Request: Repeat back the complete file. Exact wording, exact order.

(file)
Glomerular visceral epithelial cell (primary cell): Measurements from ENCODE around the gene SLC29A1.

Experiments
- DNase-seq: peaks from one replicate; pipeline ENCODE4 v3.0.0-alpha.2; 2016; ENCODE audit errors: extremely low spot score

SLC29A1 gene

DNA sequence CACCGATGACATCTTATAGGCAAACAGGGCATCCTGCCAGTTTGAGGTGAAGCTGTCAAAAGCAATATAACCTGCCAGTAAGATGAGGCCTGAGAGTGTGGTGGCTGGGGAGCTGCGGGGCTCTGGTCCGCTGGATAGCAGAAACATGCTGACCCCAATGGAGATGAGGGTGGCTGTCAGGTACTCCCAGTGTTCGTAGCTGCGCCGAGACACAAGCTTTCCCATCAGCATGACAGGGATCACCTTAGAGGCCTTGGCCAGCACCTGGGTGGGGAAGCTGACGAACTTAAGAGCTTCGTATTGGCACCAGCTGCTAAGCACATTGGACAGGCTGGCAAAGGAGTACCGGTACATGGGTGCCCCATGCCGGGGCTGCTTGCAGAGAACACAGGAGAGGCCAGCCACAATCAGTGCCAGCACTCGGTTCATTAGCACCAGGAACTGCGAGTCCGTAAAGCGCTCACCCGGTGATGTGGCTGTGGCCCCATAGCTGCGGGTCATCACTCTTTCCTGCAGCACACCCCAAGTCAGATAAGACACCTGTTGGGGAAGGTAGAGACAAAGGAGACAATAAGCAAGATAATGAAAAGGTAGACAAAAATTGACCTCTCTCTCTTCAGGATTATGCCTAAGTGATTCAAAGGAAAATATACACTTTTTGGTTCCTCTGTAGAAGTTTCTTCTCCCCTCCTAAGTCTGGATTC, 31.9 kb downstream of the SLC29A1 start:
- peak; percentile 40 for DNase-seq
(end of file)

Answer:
Glomerular visceral epithelial cell (primary cell): Measurements from ENCODE around the gene SLC29A1.

Experiments
- DNase-seq: peaks from one replicate; pipeline ENCODE4 v3.0.0-alpha.2; 2016; ENCODE audit errors: extremely low spot score

SLC29A1 gene

DNA sequence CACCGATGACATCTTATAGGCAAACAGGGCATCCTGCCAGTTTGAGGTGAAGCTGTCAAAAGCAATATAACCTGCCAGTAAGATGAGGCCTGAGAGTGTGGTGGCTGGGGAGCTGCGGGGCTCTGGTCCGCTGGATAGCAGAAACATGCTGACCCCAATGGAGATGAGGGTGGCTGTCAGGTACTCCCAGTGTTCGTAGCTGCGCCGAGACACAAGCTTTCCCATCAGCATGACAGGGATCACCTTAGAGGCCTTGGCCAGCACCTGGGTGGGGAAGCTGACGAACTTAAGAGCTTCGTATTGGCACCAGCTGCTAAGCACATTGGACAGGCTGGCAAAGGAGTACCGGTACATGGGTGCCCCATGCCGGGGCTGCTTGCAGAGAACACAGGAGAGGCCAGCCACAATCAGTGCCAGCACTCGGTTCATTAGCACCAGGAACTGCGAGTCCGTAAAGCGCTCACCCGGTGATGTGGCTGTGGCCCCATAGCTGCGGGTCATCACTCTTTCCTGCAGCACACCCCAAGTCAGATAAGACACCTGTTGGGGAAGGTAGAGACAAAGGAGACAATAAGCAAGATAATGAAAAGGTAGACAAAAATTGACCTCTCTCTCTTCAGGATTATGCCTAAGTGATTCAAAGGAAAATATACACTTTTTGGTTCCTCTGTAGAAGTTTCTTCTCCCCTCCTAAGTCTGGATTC, 31.9 kb downstream of the SLC29A1 start:
- peak; percentile 40 for DNase-seq